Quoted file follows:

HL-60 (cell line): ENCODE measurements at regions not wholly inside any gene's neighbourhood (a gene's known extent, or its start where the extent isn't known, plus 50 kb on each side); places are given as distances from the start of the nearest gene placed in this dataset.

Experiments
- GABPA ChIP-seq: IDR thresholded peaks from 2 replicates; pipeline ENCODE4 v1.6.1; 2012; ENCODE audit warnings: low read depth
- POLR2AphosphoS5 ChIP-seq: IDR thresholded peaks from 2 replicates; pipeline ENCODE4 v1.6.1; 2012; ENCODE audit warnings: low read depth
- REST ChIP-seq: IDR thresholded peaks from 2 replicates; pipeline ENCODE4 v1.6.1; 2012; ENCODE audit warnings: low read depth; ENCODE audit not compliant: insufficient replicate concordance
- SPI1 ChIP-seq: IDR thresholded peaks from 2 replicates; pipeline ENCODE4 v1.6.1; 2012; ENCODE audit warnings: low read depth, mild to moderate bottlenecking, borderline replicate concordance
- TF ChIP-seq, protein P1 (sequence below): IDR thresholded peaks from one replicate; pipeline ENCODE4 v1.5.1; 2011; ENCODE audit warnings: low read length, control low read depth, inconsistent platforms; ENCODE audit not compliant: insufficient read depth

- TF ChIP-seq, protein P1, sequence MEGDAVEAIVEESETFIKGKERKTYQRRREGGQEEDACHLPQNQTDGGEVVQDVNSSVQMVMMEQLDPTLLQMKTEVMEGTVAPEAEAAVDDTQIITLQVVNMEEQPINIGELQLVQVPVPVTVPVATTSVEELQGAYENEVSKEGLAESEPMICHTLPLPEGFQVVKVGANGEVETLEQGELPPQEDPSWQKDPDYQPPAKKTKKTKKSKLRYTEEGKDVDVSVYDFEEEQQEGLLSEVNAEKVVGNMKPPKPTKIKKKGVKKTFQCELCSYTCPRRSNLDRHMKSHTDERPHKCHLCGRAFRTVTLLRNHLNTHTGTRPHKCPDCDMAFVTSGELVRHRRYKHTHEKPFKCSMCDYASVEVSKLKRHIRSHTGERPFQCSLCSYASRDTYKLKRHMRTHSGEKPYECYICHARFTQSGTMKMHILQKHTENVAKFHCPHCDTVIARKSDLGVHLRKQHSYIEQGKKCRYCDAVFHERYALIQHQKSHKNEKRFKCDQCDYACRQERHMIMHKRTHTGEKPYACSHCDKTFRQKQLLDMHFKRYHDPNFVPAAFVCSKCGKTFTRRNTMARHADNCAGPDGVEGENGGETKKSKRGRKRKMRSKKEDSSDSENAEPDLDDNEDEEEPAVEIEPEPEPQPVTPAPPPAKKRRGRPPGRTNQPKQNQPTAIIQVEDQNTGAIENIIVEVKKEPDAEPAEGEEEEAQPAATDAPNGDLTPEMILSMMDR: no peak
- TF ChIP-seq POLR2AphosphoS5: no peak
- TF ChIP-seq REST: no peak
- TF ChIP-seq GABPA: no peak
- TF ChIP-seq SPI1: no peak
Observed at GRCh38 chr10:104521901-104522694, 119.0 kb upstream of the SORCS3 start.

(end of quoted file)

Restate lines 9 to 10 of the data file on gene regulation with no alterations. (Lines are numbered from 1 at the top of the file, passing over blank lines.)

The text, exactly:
- TF ChIP-seq POLR2AphosphoS5: no peak
- TF ChIP-seq REST: no peak